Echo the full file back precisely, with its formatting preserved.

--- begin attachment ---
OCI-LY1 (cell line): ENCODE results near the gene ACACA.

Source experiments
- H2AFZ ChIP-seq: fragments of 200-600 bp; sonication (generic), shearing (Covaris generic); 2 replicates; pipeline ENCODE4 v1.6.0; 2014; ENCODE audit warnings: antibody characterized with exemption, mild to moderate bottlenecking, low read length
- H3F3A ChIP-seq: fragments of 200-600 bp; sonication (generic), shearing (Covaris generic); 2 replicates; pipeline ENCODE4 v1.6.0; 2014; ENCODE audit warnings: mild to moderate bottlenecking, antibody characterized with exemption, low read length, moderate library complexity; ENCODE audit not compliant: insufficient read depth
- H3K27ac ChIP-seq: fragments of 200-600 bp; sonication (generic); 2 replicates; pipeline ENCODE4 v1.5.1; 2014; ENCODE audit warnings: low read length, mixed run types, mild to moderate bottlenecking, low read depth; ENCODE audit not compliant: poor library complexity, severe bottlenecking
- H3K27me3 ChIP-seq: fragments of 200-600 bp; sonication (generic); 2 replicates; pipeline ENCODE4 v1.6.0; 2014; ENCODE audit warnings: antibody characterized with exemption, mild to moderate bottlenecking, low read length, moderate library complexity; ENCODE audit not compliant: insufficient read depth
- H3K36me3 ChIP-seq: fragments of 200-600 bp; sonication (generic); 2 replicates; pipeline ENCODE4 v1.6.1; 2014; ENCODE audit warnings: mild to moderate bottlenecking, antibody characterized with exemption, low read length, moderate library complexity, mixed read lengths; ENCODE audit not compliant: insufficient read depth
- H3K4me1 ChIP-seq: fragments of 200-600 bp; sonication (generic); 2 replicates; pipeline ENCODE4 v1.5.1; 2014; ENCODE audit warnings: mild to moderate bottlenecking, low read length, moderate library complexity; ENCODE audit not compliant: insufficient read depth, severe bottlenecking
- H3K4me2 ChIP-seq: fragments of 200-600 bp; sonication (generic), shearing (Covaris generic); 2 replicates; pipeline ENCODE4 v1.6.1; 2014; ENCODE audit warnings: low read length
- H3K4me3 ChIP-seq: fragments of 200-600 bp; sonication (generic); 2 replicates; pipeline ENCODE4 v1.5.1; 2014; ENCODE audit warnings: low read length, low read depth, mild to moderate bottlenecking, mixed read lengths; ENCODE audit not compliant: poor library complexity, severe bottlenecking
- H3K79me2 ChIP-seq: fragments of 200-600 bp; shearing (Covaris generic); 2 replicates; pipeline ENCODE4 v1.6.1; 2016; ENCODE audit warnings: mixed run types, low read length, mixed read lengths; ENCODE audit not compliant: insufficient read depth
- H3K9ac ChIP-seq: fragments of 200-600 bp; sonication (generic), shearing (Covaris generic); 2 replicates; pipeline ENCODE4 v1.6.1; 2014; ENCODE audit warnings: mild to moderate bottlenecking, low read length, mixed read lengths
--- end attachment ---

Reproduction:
OCI-LY1 (cell line): ENCODE results near the gene ACACA.

Source experiments
- H2AFZ ChIP-seq: fragments of 200-600 bp; sonication (generic), shearing (Covaris generic); 2 replicates; pipeline ENCODE4 v1.6.0; 2014; ENCODE audit warnings: antibody characterized with exemption, mild to moderate bottlenecking, low read length
- H3F3A ChIP-seq: fragments of 200-600 bp; sonication (generic), shearing (Covaris generic); 2 replicates; pipeline ENCODE4 v1.6.0; 2014; ENCODE audit warnings: mild to moderate bottlenecking, antibody characterized with exemption, low read length, moderate library complexity; ENCODE audit not compliant: insufficient read depth
- H3K27ac ChIP-seq: fragments of 200-600 bp; sonication (generic); 2 replicates; pipeline ENCODE4 v1.5.1; 2014; ENCODE audit warnings: low read length, mixed run types, mild to moderate bottlenecking, low read depth; ENCODE audit not compliant: poor library complexity, severe bottlenecking
- H3K27me3 ChIP-seq: fragments of 200-600 bp; sonication (generic); 2 replicates; pipeline ENCODE4 v1.6.0; 2014; ENCODE audit warnings: antibody characterized with exemption, mild to moderate bottlenecking, low read length, moderate library complexity; ENCODE audit not compliant: insufficient read depth
- H3K36me3 ChIP-seq: fragments of 200-600 bp; sonication (generic); 2 replicates; pipeline ENCODE4 v1.6.1; 2014; ENCODE audit warnings: mild to moderate bottlenecking, antibody characterized with exemption, low read length, moderate library complexity, mixed read lengths; ENCODE audit not compliant: insufficient read depth
- H3K4me1 ChIP-seq: fragments of 200-600 bp; sonication (generic); 2 replicates; pipeline ENCODE4 v1.5.1; 2014; ENCODE audit warnings: mild to moderate bottlenecking, low read length, moderate library complexity; ENCODE audit not compliant: insufficient read depth, severe bottlenecking
- H3K4me2 ChIP-seq: fragments of 200-600 bp; sonication (generic), shearing (Covaris generic); 2 replicates; pipeline ENCODE4 v1.6.1; 2014; ENCODE audit warnings: low read length
- H3K4me3 ChIP-seq: fragments of 200-600 bp; sonication (generic); 2 replicates; pipeline ENCODE4 v1.5.1; 2014; ENCODE audit warnings: low read length, low read depth, mild to moderate bottlenecking, mixed read lengths; ENCODE audit not compliant: poor library complexity, severe bottlenecking
- H3K79me2 ChIP-seq: fragments of 200-600 bp; shearing (Covaris generic); 2 replicates; pipeline ENCODE4 v1.6.1; 2016; ENCODE audit warnings: mixed run types, low read length, mixed read lengths; ENCODE audit not compliant: insufficient read depth
- H3K9ac ChIP-seq: fragments of 200-600 bp; sonication (generic), shearing (Covaris generic); 2 replicates; pipeline ENCODE4 v1.6.1; 2014; ENCODE audit warnings: mild to moderate bottlenecking, low read length, mixed read lengths